- Adults can buy vaporizers, items for growing cannabis at home, cannabis products that can be used, and edibles that have up to 10 mg of THC per serving or 100 mg per package.
- Adult-use dispensaries must also try to keep at least 25% of their shelf space for cannabis and cannabis products from social equity licenses and growers or processors not owned by the dispensary.
Licensed dispensaries can’t be found in:
- 500 feet of pre-existing schools
- Child care centers
- Recreation centers
- Public parks
- 1,000 feet of another dispensary under the same title
Rules for keeping a Maryland pharmacy safe. Maryland law spells out the security requirements for a registered dispensary to keep medical cannabis safe while it is being stored and distributed and to keep people from getting in without permission. These thorough steps include things like alarm systems, video security, zone division, and controlling who can enter and leave a building.
Building the premises and making a safe room
The building where the licensed dispensary is located must be built in a way that successfully keeps people from getting in without permission.
The medical cannabis inventory must be kept safely in a secure room inside the store.
The safe room should meet the following requirements:
- It has to be built out of concrete or another solid material for keep people from getting in without permission.
- It is not allowed to be placed next to an outside wall.
- There should only be one door to the safe room, and it should meet business security standards.
- To ensure high security, the front door must have a cypher or chip-activated coded lock.
- The front door should be kept from the building’s public places.
The medical cannabis inventory must only be kept in the secure room during work hours and a specific window of time before and after.
Lighting And Surveillance
All of the approved space’s lighting should be carefully planned and put in place to make surveillance easier.
There needs to be a complete security alarm system that covers all entrances, windows, and openings around the outside of the building.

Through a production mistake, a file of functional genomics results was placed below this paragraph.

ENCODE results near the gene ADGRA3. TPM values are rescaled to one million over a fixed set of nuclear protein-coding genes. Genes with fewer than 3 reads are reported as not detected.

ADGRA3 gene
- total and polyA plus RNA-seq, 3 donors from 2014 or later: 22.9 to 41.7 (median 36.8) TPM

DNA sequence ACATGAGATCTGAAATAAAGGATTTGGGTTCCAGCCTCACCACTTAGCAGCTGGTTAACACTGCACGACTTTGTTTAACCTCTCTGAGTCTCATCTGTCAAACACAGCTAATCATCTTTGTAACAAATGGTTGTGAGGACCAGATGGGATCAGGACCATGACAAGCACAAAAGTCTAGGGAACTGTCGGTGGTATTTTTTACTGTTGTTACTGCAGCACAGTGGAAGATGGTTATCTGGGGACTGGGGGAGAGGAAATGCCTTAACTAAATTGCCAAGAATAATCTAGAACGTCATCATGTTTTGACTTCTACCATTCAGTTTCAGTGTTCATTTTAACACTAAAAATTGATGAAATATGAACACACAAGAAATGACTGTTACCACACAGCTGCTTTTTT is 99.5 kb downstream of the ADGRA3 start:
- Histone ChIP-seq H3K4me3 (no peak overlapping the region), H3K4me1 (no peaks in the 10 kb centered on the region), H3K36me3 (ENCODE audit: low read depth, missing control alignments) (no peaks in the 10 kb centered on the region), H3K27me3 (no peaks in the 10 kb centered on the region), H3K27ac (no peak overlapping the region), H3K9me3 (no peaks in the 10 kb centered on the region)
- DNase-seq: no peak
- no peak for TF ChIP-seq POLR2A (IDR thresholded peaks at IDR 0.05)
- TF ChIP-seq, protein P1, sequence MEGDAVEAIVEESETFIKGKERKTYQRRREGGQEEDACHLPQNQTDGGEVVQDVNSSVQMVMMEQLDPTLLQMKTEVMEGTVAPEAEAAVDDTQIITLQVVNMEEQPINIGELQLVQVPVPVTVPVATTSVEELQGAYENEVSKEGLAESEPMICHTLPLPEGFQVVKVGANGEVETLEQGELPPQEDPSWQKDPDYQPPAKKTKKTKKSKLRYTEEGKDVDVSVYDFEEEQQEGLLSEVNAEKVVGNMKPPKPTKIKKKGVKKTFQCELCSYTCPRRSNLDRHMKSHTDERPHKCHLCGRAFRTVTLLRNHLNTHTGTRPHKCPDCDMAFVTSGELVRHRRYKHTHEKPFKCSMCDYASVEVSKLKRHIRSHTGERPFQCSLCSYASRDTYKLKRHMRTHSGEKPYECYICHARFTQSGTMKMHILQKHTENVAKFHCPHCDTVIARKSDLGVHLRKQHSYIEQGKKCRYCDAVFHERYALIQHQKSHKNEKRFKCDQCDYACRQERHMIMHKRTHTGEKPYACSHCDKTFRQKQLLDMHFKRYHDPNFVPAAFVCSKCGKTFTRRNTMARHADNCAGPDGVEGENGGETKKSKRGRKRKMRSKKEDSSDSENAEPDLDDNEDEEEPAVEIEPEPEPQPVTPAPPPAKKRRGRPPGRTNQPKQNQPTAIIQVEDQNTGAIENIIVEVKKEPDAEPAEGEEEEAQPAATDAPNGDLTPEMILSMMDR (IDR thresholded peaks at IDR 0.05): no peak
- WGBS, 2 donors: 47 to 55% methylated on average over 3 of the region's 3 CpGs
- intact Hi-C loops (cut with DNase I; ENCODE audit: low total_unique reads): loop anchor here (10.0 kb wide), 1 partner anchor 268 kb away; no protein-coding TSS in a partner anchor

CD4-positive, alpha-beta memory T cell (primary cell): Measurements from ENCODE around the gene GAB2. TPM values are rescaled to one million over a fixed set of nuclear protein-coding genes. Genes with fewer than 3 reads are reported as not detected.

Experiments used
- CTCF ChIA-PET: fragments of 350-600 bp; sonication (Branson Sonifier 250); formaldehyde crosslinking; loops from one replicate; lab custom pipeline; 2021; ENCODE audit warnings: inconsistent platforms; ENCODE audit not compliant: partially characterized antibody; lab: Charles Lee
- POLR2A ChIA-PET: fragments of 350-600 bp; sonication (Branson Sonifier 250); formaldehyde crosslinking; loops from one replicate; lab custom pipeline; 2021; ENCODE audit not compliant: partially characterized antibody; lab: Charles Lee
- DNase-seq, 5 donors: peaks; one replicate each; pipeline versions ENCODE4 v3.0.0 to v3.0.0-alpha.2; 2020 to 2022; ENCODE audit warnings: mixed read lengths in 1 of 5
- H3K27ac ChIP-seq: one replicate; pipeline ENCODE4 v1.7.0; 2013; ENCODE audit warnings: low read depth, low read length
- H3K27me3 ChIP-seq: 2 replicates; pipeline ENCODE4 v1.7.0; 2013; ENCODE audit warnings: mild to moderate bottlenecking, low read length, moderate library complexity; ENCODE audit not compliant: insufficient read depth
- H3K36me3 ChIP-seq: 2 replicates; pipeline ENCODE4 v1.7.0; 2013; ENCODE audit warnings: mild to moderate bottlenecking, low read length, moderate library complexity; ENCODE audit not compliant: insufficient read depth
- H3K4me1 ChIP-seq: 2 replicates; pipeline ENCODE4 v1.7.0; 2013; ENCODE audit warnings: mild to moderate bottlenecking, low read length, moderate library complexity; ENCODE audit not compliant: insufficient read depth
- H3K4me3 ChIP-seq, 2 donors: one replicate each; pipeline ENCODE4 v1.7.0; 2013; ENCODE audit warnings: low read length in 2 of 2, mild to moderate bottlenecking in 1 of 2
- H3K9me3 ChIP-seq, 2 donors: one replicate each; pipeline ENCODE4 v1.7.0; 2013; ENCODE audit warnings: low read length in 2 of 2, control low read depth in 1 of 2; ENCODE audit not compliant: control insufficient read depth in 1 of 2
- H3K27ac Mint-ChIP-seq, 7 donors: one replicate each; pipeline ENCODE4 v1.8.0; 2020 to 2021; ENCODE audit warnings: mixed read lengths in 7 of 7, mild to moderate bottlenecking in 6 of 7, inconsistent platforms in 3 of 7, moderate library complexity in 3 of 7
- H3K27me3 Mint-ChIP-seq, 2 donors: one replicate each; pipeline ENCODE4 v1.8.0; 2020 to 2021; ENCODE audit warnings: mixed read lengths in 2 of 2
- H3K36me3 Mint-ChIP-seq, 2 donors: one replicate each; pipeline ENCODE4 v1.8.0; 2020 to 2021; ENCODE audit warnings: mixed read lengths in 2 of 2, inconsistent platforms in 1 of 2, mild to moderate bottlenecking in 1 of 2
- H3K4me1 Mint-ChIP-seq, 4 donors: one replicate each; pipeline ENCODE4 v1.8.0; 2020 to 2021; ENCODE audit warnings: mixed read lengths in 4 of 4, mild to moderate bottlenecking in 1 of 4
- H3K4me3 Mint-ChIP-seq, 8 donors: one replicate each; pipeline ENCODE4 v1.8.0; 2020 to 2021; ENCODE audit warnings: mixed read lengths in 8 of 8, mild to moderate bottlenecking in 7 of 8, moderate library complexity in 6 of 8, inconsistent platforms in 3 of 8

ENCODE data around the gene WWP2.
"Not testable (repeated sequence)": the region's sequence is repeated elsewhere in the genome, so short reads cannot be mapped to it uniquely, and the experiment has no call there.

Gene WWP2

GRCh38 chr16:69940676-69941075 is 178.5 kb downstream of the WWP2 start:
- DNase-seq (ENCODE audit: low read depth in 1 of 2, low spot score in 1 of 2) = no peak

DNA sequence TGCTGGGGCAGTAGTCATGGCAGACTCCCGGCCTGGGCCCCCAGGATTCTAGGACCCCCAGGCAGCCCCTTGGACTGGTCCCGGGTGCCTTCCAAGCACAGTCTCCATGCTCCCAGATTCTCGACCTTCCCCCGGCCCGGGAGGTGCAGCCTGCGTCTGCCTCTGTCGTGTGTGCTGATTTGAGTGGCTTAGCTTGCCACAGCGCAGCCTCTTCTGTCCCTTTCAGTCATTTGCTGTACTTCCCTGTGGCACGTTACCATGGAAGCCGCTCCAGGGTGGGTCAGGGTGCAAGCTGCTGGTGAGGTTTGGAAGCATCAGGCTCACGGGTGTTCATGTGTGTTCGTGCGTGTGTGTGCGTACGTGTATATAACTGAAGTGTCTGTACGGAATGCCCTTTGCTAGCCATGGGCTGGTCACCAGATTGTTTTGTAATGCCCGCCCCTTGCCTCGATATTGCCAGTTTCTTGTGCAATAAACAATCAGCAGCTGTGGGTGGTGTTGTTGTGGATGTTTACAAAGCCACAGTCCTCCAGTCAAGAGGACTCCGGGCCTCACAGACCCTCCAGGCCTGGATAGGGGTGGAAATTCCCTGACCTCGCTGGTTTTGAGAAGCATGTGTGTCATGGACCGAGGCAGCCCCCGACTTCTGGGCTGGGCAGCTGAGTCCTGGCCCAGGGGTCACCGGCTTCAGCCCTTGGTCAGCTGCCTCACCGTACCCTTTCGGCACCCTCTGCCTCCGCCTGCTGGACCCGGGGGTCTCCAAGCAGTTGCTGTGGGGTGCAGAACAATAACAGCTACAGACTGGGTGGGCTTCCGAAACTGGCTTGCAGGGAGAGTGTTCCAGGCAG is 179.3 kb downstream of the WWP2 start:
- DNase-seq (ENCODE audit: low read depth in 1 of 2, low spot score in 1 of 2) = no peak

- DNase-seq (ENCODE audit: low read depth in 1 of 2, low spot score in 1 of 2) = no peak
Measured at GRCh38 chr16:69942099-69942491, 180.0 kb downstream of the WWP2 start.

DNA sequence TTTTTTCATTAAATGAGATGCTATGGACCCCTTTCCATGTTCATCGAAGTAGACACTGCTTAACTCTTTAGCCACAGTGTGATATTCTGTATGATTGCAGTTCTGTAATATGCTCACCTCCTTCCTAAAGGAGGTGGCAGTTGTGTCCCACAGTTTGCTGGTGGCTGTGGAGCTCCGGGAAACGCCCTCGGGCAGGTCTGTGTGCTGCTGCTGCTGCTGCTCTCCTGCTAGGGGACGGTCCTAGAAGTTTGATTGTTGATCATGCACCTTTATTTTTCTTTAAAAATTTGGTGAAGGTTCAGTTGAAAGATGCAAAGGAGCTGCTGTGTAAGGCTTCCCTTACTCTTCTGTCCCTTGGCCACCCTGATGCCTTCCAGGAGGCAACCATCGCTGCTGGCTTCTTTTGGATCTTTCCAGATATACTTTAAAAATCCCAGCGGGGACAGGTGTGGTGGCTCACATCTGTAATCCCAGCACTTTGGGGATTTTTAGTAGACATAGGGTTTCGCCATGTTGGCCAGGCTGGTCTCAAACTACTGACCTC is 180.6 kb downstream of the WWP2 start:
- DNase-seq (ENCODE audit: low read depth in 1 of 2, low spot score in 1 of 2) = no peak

The security warning system has the following features:
- Continuous tracking makes sure that any security breaches are known right away.
- The ability to detect smoke, fire, and power outages.
- Place panic alarms in easy-to-reach places inside the building so they can be used immediately.
A separate, independent alarm system is necessary to safeguard:
- On-site place to store records.
- off-site place to store records.
- Any secure room containing medical cannabis.
The security devices have to keep going as long as there is medical cannabis on the property.
All security alarm systems should have backup power to keep them running for at least 48 hours.
1. The dispensary must maintain a motion-activated video surveillance recording system at all times.
2. The video surveillance system should meet the following criteria:
- High-quality and high-resolution imaging, capable of clearly capturing facial details.
- Continuous operation, 24/7, throughout the entire year.
- Accurate date and time stamp for each recorded frame.
3. Notice of the video surveillance must be posted visibly for visitors.
4. Surveillance cameras should cover key areas, including exits, entrances to medical cannabis packaging, storage, and dispensing areas.
5. Recordings from the video surveillance should be:
- Protected by an independent security alarm system.
- Easily accessible for investigative purposes.
- Retained for a minimum of 90 calendar days.
Any security video surveillance recordings must be promptly provided to the Commission or law enforcement agency upon request, within 48 hours.
Zone Division And Access Control
1. The licensed dispensary must be divided into distinct zones: public and operations.
2. Public Zone:
- A waiting area open to the general public.
- A service area for consulting with qualifying patients and caregivers and dispensing medical cannabis.
- Restricted access to the service area, exclusively for qualifying patients and caregivers.
- Display of business hours at the entrance to the public zone.
3. Operations Zone:
- Activities other than patient consultation and dispensing should take place in the operations zone.
- The operations zone must be segmented for medical cannabis storage, preparation and packaging, agent breaks, and changing areas.
- Movement to and from the operations zone should be documented using tamper-evident logbooks or electronic identification logs.
4. Clear signage should demarcate the different zones.
5. Access points between zones should be securely controlled.
6. Security alarm systems and video surveillance should monitor the separation between zones.
7. Except for displayed, processed, or dispensed inventory during business hours, all medical cannabis must be stored within a secure room.